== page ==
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The first CRISPR drug for gene editing arrives

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Until recently, CRISPR, the gene-editing technology used by scientists Jennifer Doudna and Emmanuelle Charpentier to Nobel Prize in Chemistry 2020— sounded more like science fiction than medicine; lab-made molecular scissors are used to cut out problematic DNA sections in a patient’s cells to cure them of disease. But soon we were able to see regulators approve the first-ever treatment using this gene-editing technology in an effort to combat rare inherited blood disorders that affect millions of people around the world.

In a $900 million collaboration, rare disease specialist Vertex and CRISPR Therapeutics developed the therapy, called exa-cel (short for exagamlogenous autotemic cell). It has already gathered promising evidence that it may help patients with beta thalassemia and sickle cell disease (SCD), both genetic blood diseases that are relatively rare in the US but slightly more common hereditary disorders worldwide.

Beta thalassemia is characterized by damaged or missing genes that cause the body to produce less hemoglobin (an essential protein that carries oxygen), potentially leading to enlargement of the liver, spleen or heart, and misshapen or brittle bones. It is estimated to torment 1 in 100,000 people in the world, and regular blood transfusions are needed to avoid the most serious effects.

While the exact statistics are unknown, SCD is: estimated at 100,000 people in the US and millions around the world; it is attributed to a faulty gene that causes malformed hemoglobin that is stiff, sticky, and sickle-shaped (hence the name) and thus can prevent healthy blood cells from carrying oxygen around the body.

Exa-cell reportedly reduced the need for blood transfusions or the occurrence of serious, life-threatening medical events for months to years after patients received the treatment. New and impressive clinical research results were announced at a major international medical conference in June, bolstering the companies prospects of producing the first gene-editing therapy of its kind to reach the wider market and patients.

The drug makers say they plan to file exa-cel for regulatory approval in the US, UK and Europe by the end of this year, meaning the drug could receive a marketing authorization sometime in 2023. as more and more biopharmaceutical companies pursue new gene therapies.

Vertex and CRISPR Therapeutics’ therapy uses what is called an “ex-vivo” application of CRISPR gene editing (one that is done outside the actual body): the patient’s stem cells are extracted, the cellular DNA is extracted by exa-cell modified to produce a type of hemoglobin that the body does not usually make until childhood, and the modified cells are returned to the patient to stimulate healthy hemoglobin and red blood cell production.

The latest exa-cell clinical data, revealed at the 2022 European Hematology Association Congress in Switzerland, showed that all 75 patients with beta-thalassemia or SCD who received the gene-editing therapy had no or greatly reduced need for blood transfusions (in the case of beta-thalassemia) or cases of life-threatening blockages (in the case of SCD). All but 2 of the 44 patients with thalassemia did not require any blood transfusions in the 1- to 37-month follow-up after treatment administration, and the remaining 2 had 75% and 89% reductions in the amount of blood they needed. †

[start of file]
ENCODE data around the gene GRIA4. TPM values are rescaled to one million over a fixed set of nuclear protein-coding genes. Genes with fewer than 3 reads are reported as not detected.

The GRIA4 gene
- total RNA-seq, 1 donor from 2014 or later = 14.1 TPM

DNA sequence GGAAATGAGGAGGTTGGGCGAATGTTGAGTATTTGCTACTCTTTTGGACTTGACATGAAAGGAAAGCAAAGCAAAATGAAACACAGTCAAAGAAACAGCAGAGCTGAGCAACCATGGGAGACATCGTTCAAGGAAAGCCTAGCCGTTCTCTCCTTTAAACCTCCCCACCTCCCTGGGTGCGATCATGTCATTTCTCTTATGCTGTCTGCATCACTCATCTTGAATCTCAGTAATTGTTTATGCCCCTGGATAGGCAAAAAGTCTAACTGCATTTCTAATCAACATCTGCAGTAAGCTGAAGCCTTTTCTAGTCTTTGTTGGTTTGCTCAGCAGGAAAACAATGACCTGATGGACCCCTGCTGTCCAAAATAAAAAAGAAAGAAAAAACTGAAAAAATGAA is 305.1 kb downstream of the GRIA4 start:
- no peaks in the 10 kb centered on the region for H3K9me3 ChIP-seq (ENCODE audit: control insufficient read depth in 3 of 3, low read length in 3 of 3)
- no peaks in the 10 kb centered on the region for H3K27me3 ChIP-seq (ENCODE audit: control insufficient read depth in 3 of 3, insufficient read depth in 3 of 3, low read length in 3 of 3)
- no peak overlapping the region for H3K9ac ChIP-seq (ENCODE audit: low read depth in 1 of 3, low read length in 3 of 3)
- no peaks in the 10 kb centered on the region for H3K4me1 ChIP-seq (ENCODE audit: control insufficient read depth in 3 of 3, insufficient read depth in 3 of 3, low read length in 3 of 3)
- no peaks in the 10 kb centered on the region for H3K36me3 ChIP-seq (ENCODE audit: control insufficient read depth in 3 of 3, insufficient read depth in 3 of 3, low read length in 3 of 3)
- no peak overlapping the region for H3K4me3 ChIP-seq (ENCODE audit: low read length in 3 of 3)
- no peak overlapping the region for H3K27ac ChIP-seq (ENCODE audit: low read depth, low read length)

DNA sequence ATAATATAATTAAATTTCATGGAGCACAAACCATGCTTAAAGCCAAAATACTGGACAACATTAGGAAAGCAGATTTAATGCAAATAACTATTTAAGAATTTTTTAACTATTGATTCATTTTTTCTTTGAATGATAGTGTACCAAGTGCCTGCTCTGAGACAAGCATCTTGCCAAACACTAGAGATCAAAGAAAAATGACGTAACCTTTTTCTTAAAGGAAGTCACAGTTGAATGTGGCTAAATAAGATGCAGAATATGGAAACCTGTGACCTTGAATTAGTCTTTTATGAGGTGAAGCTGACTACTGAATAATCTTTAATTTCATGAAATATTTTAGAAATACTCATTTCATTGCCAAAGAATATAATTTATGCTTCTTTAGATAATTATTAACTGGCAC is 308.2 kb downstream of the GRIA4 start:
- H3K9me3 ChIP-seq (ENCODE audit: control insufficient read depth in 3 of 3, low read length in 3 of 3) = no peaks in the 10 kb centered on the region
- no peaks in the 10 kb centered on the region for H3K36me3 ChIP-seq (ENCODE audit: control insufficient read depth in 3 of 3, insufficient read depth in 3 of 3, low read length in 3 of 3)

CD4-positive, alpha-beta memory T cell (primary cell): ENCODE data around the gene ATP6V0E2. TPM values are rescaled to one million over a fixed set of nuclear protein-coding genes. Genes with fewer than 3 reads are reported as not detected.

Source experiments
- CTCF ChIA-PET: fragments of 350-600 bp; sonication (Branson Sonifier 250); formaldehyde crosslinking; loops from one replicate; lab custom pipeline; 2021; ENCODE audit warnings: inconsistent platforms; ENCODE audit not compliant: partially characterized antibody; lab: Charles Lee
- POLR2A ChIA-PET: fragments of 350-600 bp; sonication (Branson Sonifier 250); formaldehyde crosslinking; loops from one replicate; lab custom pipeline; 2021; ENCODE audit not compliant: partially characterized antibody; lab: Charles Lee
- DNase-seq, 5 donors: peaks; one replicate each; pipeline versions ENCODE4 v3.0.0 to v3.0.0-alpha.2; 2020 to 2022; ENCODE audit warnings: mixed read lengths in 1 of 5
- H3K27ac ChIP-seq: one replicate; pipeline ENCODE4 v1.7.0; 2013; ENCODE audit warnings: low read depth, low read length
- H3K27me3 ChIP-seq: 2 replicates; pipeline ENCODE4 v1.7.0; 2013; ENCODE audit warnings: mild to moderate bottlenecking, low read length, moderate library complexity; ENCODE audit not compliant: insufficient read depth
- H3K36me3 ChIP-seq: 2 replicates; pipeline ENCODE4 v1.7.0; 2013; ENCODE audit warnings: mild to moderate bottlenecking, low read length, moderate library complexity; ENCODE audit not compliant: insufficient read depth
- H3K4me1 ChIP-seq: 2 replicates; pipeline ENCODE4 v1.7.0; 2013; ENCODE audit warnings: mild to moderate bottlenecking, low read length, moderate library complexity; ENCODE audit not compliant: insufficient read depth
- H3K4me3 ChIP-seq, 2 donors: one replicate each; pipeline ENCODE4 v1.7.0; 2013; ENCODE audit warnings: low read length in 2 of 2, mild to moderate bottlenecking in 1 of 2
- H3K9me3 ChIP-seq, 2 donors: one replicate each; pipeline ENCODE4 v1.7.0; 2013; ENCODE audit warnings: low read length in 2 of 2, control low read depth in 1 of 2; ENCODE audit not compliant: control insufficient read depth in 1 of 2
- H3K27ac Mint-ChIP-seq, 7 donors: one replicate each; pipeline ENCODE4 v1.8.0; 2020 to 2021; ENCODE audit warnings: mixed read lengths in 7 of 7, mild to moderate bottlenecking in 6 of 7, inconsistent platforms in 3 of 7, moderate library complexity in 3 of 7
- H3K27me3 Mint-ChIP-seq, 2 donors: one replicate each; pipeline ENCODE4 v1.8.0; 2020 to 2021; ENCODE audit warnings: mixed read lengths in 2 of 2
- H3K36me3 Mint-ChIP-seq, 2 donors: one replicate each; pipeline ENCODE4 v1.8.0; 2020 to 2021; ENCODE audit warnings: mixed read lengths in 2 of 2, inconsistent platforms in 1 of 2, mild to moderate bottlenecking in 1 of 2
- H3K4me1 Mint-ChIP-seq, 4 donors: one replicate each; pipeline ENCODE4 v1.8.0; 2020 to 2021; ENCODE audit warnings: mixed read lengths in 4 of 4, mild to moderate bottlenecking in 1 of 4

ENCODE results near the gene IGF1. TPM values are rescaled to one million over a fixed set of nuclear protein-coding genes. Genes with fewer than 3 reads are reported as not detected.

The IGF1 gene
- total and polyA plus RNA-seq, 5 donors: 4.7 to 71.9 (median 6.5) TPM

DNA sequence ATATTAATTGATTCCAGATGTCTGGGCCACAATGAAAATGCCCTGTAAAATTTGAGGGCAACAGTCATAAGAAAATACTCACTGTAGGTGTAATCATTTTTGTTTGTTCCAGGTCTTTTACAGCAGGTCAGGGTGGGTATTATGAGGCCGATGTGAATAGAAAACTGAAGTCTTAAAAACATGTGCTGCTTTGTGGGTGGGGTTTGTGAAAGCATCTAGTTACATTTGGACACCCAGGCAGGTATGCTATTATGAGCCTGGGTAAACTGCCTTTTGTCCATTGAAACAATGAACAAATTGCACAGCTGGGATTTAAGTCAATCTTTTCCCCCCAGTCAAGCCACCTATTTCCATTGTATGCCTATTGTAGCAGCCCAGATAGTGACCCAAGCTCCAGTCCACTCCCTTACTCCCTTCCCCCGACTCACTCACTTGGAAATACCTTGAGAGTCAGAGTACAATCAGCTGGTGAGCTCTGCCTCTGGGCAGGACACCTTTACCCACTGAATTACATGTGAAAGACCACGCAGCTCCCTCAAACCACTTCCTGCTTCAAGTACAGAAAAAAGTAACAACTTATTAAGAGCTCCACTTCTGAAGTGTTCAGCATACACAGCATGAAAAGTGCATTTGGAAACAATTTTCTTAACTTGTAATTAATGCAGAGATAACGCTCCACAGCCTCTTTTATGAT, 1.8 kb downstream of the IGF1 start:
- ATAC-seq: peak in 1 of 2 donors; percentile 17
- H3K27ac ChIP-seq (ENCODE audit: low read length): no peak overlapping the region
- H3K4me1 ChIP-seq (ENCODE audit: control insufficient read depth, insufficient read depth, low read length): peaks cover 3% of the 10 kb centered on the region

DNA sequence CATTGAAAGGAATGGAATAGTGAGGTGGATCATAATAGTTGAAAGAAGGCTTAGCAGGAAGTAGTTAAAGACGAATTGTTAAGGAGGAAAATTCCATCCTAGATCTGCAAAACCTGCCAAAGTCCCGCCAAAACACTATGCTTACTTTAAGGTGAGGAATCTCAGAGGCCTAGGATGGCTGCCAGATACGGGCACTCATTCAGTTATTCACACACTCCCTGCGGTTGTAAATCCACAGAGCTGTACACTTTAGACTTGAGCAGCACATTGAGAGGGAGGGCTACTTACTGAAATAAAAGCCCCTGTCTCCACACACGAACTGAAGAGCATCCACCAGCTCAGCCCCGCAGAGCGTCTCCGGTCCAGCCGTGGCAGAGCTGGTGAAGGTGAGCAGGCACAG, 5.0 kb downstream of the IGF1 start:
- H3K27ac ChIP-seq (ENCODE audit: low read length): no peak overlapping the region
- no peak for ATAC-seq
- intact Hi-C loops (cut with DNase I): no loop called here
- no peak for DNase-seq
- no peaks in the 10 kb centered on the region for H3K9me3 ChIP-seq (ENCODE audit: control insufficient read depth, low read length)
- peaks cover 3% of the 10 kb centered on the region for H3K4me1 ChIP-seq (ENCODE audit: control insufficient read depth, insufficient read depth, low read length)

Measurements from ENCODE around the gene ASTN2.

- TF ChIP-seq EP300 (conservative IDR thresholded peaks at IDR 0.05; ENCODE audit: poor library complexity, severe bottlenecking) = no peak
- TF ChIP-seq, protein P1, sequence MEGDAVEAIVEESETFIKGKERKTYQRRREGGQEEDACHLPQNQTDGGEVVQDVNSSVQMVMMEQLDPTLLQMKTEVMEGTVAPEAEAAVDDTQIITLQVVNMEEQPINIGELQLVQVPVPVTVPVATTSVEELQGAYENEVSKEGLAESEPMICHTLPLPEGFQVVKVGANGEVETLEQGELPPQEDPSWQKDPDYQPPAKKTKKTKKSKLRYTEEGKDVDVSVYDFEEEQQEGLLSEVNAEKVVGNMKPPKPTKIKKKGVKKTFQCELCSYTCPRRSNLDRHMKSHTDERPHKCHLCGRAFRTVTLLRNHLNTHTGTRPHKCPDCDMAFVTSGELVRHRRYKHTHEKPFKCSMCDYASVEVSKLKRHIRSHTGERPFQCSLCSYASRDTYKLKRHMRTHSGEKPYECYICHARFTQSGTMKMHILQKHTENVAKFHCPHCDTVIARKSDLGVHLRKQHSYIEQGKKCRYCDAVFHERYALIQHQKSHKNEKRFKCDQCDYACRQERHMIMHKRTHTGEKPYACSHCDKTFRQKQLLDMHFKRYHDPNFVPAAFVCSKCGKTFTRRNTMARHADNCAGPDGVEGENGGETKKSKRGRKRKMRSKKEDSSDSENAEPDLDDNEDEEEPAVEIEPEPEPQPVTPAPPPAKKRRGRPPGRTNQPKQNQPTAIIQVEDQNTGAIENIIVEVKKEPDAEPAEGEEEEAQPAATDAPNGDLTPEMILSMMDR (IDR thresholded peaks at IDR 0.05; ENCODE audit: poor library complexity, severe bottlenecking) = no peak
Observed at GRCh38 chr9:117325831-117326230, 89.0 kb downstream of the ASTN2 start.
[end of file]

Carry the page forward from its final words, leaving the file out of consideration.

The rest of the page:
Equally impressive, all 31 patients with severe and life-threatening SCD experienced no vaso-occlusive crises (the life-threatening incidents where healthy blood is blocked from moving freely) in anywhere from 2 to 32 months after treatment. † Those same patients usually experienced an average of nearly four of these crises per year during the two years before receiving exa-cell.

CRISPR isn’t the only type of gene therapy that has been making waves in recent weeks. Earlier in June, a group of advisers to the Food and Drug Administration (FDA) gave unanimous recommendations for a few non-CRISPR-based gene therapies from Bluebird Bio. The treatments target genes linked to beta thalassemia and a rare condition that affects children called cerebral adrenoleukodystrophy (CALD). The latter is a disease that eat away white brain matter in children as young as 4 years of age, has few treatments and usually leads to death within 5 to 10 years.

Bluebird’s eli cell therapy has faced clinical setbacks due to its association with a higher risk of one type of cancer, but the independent consultants concluded that its benefits still outweighed the risks for some patients with few other options. The FDA is not required to follow the recommendations of its advisory panels, but it usually does.

There are about 20 cell and gene therapies (although not based on CRISPR gene editing) that have been approved by the FDA to date. According to MIT’s NEWDIGS drug development program, over 60 gene and cell therapies could be on the US market by 2030. That could lead to a transformation in how we think about incurable diseases, potentially using gene and cell therapies to treat everything from rare diseases to HIV. to heart disease

Drug discovery is a long and unpredictable process. But the impact gene editing can have on drug development and how we think about disease is already clear. As Jon Moore, Chief Scientific Officer at biotechnology company Horizon Discovery, said in 2016, “The targets we find with CRISPR . † † will lead the drugs that will hit the market in the 2020s.”

The early potential of exa-cell just six years later would suggest this is a reasonable guess.


Sy Mukherjee has been reporting on healthcare for ten years. He is a consultant and communication architect at Idea Pharma.

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